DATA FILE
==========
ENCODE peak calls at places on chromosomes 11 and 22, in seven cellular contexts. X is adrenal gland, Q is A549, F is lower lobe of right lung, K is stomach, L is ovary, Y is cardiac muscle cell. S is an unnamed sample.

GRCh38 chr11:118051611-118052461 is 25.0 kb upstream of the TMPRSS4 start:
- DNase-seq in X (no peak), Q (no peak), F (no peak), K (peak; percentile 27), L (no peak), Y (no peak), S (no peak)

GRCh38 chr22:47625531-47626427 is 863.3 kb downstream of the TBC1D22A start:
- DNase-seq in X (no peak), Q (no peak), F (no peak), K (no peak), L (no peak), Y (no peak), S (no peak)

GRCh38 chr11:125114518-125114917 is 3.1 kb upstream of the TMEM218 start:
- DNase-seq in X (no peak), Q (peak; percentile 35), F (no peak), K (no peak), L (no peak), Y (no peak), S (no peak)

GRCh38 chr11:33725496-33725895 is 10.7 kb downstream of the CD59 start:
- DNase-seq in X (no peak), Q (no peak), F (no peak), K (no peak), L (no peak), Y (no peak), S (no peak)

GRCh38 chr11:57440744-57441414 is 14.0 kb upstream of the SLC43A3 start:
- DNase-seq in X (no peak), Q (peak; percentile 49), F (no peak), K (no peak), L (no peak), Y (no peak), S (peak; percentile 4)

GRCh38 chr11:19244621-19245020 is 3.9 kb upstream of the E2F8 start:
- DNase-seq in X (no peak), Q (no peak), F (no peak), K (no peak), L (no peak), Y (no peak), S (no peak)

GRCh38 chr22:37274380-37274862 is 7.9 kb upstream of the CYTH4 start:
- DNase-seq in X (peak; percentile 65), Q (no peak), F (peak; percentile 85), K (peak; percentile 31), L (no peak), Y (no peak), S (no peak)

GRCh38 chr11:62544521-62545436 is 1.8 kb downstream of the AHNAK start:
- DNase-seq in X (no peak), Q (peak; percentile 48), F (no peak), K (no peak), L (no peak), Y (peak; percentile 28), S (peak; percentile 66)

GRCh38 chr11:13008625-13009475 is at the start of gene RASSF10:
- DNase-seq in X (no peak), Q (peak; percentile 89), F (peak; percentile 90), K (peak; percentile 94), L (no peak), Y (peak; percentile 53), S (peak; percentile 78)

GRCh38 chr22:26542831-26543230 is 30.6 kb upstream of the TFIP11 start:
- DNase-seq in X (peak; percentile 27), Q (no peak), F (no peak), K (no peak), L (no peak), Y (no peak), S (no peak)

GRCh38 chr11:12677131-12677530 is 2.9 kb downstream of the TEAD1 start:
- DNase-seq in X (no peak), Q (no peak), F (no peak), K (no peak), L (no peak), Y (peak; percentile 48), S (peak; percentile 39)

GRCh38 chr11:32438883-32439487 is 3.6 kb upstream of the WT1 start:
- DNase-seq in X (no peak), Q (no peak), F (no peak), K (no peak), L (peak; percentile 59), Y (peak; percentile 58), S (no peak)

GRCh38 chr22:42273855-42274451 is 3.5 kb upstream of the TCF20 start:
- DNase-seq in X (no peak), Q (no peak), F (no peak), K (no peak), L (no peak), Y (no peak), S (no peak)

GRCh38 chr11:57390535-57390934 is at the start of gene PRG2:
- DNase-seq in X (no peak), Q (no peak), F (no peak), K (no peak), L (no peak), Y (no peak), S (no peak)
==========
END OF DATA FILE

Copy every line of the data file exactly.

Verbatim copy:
ENCODE peak calls at places on chromosomes 11 and 22, in seven cellular contexts. X is adrenal gland, Q is A549, F is lower lobe of right lung, K is stomach, L is ovary, Y is cardiac muscle cell. S is an unnamed sample.

GRCh38 chr11:118051611-118052461 is 25.0 kb upstream of the TMPRSS4 start:
- DNase-seq in X (no peak), Q (no peak), F (no peak), K (peak; percentile 27), L (no peak), Y (no peak), S (no peak)

GRCh38 chr22:47625531-47626427 is 863.3 kb downstream of the TBC1D22A start:
- DNase-seq in X (no peak), Q (no peak), F (no peak), K (no peak), L (no peak), Y (no peak), S (no peak)

GRCh38 chr11:125114518-125114917 is 3.1 kb upstream of the TMEM218 start:
- DNase-seq in X (no peak), Q (peak; percentile 35), F (no peak), K (no peak), L (no peak), Y (no peak), S (no peak)

GRCh38 chr11:33725496-33725895 is 10.7 kb downstream of the CD59 start:
- DNase-seq in X (no peak), Q (no peak), F (no peak), K (no peak), L (no peak), Y (no peak), S (no peak)

GRCh38 chr11:57440744-57441414 is 14.0 kb upstream of the SLC43A3 start:
- DNase-seq in X (no peak), Q (peak; percentile 49), F (no peak), K (no peak), L (no peak), Y (no peak), S (peak; percentile 4)

GRCh38 chr11:19244621-19245020 is 3.9 kb upstream of the E2F8 start:
- DNase-seq in X (no peak), Q (no peak), F (no peak), K (no peak), L (no peak), Y (no peak), S (no peak)

GRCh38 chr22:37274380-37274862 is 7.9 kb upstream of the CYTH4 start:
- DNase-seq in X (peak; percentile 65), Q (no peak), F (peak; percentile 85), K (peak; percentile 31), L (no peak), Y (no peak), S (no peak)

GRCh38 chr11:62544521-62545436 is 1.8 kb downstream of the AHNAK start:
- DNase-seq in X (no peak), Q (peak; percentile 48), F (no peak), K (no peak), L (no peak), Y (peak; percentile 28), S (peak; percentile 66)

GRCh38 chr11:13008625-13009475 is at the start of gene RASSF10:
- DNase-seq in X (no peak), Q (peak; percentile 89), F (peak; percentile 90), K (peak; percentile 94), L (no peak), Y (peak; percentile 53), S (peak; percentile 78)

GRCh38 chr22:26542831-26543230 is 30.6 kb upstream of the TFIP11 start:
- DNase-seq in X (peak; percentile 27), Q (no peak), F (no peak), K (no peak), L (no peak), Y (no peak), S (no peak)

GRCh38 chr11:12677131-12677530 is 2.9 kb downstream of the TEAD1 start:
- DNase-seq in X (no peak), Q (no peak), F (no peak), K (no peak), L (no peak), Y (peak; percentile 48), S (peak; percentile 39)

GRCh38 chr11:32438883-32439487 is 3.6 kb upstream of the WT1 start:
- DNase-seq in X (no peak), Q (no peak), F (no peak), K (no peak), L (peak; percentile 59), Y (peak; percentile 58), S (no peak)

GRCh38 chr22:42273855-42274451 is 3.5 kb upstream of the TCF20 start:
- DNase-seq in X (no peak), Q (no peak), F (no peak), K (no peak), L (no peak), Y (no peak), S (no peak)

GRCh38 chr11:57390535-57390934 is at the start of gene PRG2:
- DNase-seq in X (no peak), Q (no peak), F (no peak), K (no peak), L (no peak), Y (no peak), S (no peak)